Ursula Rochon


Bringing Color to the Warehouse District


Art is thriving in the Warehouse District right now. If you stroll through the streets for any amount of time, you’re sure to happen upon a space that dazzles your eyes, makes your heart race and stokes the fire in your mind with the provocative pieces of art that hang on the wall.

Something was missing from this area until now, however. The very first African American female-owned gallery — Roux Maison Gallery — has just opened its doors, and the neighborhood has welcomed it with open arms. Artist Ursula Rochon and Dr. Ashley Doucette have partnered not just to bring new artwork to the Warehouse District, but to have a home for their foundation, The Color Gallery, which teaches at-risk youth how to create art of their own.

Rochon began her foundation about three years ago, and then she started painting along with her students. People started to buy her artwork, so she started her plans to buy a gallery of her own. “We’ve really been well received by the community,” she says. “We’ve had really good events. We’ve rented the space out for a New Year’s Eve Party. The Saints love us. We’re in the neighborhood where a few of them have condos, so we’re frequented by them. Our neighbor is The Howlin’ Wolf, and they love us.”

Not only does Rochon sell her own pieces of art, she has allowed other artisans to sell their wares. You can find a plethora of unique, New Orleans-centric items that can’t be found anywhere else. “I have a few artists in there,” Rochon says. “I partnered with a very close friend of mine, Dr. Ashley Doucette; she’s also the medical director for the Color Gallery. We have one artist who does candles; we have another one who makes reclaimed furniture out of plantation shutters; we’re bringing in another artist called Sazerac Stitches who does lighting. It’s grassroots artists from New Orleans. Everything has a New Orleans flair. We’ve put it together in this melting pot gallery.”

The children who get into The Color Gallery program will benefit greatly from the space. They will be able to use more materials and mediums than ever before to learn about expressing themselves through art. “We were working a lot out of public school systems, so the kids are going to be able to do a lot more things now that it’s our space,” Rochon says. “We work with about 50 to 60 kids per year. We have a lot of positive stories. I keep track of the kids that we could not touch, and I lost two to street crime and prison. Those are the kids that I look at and think about what I could have done differently so that we can make alterations to the program to better suit the next kids that come along.”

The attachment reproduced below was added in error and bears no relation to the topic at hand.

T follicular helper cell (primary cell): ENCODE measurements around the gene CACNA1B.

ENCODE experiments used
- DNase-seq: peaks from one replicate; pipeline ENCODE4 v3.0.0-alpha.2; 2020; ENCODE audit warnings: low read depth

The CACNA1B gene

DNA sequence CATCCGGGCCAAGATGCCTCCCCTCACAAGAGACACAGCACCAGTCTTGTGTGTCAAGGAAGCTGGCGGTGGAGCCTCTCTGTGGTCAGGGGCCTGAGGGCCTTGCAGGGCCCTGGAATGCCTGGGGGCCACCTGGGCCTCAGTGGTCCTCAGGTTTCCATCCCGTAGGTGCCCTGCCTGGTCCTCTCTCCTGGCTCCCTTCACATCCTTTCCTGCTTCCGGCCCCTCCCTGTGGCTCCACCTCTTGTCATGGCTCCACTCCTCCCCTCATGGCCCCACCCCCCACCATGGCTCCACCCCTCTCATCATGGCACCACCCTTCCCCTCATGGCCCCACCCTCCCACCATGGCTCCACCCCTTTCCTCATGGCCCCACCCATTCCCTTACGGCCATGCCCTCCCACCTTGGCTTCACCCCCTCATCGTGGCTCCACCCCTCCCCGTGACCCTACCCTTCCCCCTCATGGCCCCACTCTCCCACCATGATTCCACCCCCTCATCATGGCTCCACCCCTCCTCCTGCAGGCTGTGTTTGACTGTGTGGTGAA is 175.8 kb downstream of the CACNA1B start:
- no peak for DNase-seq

Rochon hopes that she’ll be able to partner with other galleries and museums in the area to help her brand and, ultimately, to bolster her foundation. One thing is certain: The Roux Maison Gallery will always have a strong New Orleans identity. “Having that Roux Maison space, I absolutely want to embrace all the different types of culture that makes New Orleans [unique],” Rochon says. “Even though it’s black owned, we want to do all of the aspects that make the city special. Literally, everybody comes for the culture. Between the artwork, I feel like we’ve captured all of it in our own individual ways — so that when you walk into the gallery, it feels like New Orleans. Pre-Katrina, not post-Katrina.”

The owners have put a sofa in the middle of the gallery to invite people to sit and stay a while. “Art should be something that everybody could experience, and I think that’s the culture we’re trying to create in that space,” Rochon says. 316 Saint Joseph St.